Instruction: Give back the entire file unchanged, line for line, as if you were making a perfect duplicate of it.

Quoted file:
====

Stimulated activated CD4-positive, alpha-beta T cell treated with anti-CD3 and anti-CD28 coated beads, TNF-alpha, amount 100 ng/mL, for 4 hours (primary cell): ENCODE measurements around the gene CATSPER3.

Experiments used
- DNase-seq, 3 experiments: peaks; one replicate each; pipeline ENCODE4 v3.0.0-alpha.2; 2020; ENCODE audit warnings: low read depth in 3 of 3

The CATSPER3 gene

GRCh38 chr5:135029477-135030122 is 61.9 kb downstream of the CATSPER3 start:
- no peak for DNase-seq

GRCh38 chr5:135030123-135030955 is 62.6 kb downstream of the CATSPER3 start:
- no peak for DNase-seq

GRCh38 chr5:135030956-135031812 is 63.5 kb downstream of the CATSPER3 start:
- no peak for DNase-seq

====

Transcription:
Stimulated activated CD4-positive, alpha-beta T cell treated with anti-CD3 and anti-CD28 coated beads, TNF-alpha, amount 100 ng/mL, for 4 hours (primary cell): ENCODE measurements around the gene CATSPER3.

Experiments used
- DNase-seq, 3 experiments: peaks; one replicate each; pipeline ENCODE4 v3.0.0-alpha.2; 2020; ENCODE audit warnings: low read depth in 3 of 3

The CATSPER3 gene

GRCh38 chr5:135029477-135030122 is 61.9 kb downstream of the CATSPER3 start:
- no peak for DNase-seq

GRCh38 chr5:135030123-135030955 is 62.6 kb downstream of the CATSPER3 start:
- no peak for DNase-seq

GRCh38 chr5:135030956-135031812 is 63.5 kb downstream of the CATSPER3 start:
- no peak for DNase-seq